Photo Courtesy - Humane Society of the United States

Jun 19, 2017 4:11 PM

'Overwhelming' smell at feces-filled NH mansion made rescue of 84 dogs take longer

WOLFEBORO — The state director for the Humane Society of the United States said the conditions of a mansion from which 84 Great Danes have been seized were much worse than they had imagined.

On Friday, the Wolfeboro Police Department along with the HSUS with help from the Pope Memorial SPCA and the Conway Humane Society rescued 84 Great Dane dogs ranging in age from puppies to adult from a $1.5 million dollar mansion at 149 Warren Sands Road.

READ: 84 Great Danes rescued from NH puppy mill

The seizure took more than 14 hours and the homeowner, 60-year-old Christina Fay, has been charged with two counts of misdemeanor animal neglect but more charges could be filed. She will be arraigned Aug. 2.

Lindsay Hamrick said it was incredible and heartbreaking to see such an enormous home but yet completely covered in filth and animals living in their own waste.

Hamrick said the investigation started after animal cruelty complaints on May 5. During those five weeks, the HSUS worked with local law enforcement and the local shelters to come up with a plan for not just extracting the animals, but making sure they would go to a secure location to be assessed, treated for medical conditions and rehabilitated.

Hamrick said although they had a good idea of how many dogs were inside the home the rescue took much longer than expected.

"The smell was overwhelming," Hamrick said. "The level of ammonia in the home required law enforcement as well as other agencies supporting us and our staff needed to take regular breaks to get fresh air."

Hamrick said while many law enforcement personnel were wearing hazmat suits complete with booties, she could not wear the booties for fear of slipping on the feces and urine that covered the floor.

One room in the house was clean, which Hamrick said was used to take photos of the dogs to post online. She said this is typical for puppy mills. Fay operated a website which has since been taken down as well as a Facebook page with several photos of the dogs.

Fay sold the dogs for several thousand dollars apiece.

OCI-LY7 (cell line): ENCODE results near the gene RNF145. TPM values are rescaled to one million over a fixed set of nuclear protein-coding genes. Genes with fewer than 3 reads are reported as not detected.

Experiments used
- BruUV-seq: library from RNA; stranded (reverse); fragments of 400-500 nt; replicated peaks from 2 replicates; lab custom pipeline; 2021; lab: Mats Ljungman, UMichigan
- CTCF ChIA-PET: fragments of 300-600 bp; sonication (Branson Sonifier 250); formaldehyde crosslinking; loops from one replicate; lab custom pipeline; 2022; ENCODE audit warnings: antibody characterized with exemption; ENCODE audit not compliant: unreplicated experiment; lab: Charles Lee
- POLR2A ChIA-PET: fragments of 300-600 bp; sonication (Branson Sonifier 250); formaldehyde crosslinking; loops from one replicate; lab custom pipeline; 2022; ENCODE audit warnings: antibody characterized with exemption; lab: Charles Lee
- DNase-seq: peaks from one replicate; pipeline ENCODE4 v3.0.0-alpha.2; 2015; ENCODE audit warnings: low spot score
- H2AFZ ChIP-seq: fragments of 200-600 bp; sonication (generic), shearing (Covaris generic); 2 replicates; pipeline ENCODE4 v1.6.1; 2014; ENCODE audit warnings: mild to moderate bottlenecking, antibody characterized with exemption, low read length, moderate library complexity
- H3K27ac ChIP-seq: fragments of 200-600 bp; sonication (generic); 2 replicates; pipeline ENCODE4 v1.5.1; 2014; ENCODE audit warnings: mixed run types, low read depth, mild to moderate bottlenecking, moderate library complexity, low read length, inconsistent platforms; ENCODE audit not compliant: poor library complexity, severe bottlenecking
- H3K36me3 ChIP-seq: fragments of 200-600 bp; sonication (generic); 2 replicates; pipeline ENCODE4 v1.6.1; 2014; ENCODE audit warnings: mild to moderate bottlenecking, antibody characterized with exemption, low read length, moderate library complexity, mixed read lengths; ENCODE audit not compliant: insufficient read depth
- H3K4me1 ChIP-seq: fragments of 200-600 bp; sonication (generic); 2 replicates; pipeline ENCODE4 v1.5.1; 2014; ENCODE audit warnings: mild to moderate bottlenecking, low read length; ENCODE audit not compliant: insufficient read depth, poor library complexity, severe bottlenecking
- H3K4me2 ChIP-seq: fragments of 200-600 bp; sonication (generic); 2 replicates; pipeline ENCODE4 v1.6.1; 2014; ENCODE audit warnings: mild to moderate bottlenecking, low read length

"From a consumer perspective, unless you had requested to see how the animals were raised, you would not know from her website they were housed this way," Hamrick said.

Hamrick said they always recommend those looking to purchase a dog to ask to see the conditions in which they were raised. If the seller refuses, that should be a red flag.

The solution to puppy mills like this one is two-part, Hamrick said. Consumers need to be better educated. "The puppy mill industry will go away as soon as the demand does."

Hamrick recommended adopting from a local shelter or buy from a reputable breeder.

And secondly, Hamrick said, animal cruelty laws need to be strengthened. Current New Hampshire regulations allow unlicensed dog breeders to sell up to 50 puppies or 10 litters a year before they must follow regulations, one of the most relaxed in the Northeast. In Vermont, Hamrick said breeders are only allowed to have three litters before they must comply with state law.

The question everyone has been asking, "how can they foster or adopt these dogs?"

Hamrick said the dogs are now part of a criminal investigation, so until all proceedings wrap up, they will not be able to be adopted. In the past, she has seen cases take anywhere from three to 18 months.

READ: Criminal case could slow adoption of 84 Great Danes rescued from NH puppy mill by a year

"I would encourage everyone who's offering to adopt and foster these guys that you're local community has hundreds of animals who could use the exactly the same service," Hamrick said. "And so while we continue to provide care for these Great Danes, please, if you’re not already connected to your local humane society or reputable rescue, reach out, see what kind of help they need because they are doing this work in New Hampshire every single day."

Because of current New Hampshire law, the financial burden of treating and caring for these dogs fall under the burden of the Wolfeboro taxpayers. However, Hamrick said HSUS is absorbing 100 percent of the cost to treat and care for these dogs. HSUS is lobbying for New Hampshire to pass legislation like 20 other states nationwide including Maine and Massachusetts to protect the defendant’s rights, but also lessen the burden on the taxpayer. In HSUS’s research, upon conviction still just 3 percent of costs are ever absorbed back to the town. Donations can be made at

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